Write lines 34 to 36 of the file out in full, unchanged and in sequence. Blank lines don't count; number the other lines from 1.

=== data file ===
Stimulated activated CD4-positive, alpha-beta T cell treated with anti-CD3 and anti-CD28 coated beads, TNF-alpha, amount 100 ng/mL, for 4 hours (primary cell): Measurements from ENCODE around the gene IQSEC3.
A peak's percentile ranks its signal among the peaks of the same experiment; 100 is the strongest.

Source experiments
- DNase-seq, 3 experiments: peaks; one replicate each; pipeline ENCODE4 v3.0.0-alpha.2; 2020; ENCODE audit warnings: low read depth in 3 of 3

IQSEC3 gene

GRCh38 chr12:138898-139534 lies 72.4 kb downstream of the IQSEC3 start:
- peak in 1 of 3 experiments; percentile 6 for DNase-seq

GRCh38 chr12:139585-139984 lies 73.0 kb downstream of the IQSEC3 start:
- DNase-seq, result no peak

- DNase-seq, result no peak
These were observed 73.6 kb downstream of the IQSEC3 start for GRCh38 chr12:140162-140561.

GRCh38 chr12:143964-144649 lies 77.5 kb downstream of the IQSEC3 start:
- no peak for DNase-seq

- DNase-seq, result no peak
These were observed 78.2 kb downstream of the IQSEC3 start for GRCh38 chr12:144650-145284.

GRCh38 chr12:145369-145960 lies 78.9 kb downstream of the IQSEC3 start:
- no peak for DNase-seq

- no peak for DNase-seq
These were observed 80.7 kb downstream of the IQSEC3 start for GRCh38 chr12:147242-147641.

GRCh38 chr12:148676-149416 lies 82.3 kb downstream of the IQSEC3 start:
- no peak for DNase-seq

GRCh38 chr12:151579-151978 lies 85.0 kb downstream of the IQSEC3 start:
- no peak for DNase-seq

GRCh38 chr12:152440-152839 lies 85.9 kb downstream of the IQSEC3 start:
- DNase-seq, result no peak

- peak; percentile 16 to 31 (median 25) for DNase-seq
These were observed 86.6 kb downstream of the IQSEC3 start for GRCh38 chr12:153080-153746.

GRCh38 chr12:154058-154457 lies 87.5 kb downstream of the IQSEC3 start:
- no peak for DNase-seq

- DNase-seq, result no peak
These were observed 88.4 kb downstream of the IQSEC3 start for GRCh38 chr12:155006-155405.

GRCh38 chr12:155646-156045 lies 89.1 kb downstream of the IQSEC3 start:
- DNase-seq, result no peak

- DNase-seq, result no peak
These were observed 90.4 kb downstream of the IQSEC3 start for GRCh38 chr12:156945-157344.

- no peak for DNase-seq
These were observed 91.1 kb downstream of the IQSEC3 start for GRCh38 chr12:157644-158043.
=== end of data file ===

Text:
- DNase-seq, result no peak
These were observed 90.4 kb downstream of the IQSEC3 start for GRCh38 chr12:156945-157344.

- no peak for DNase-seq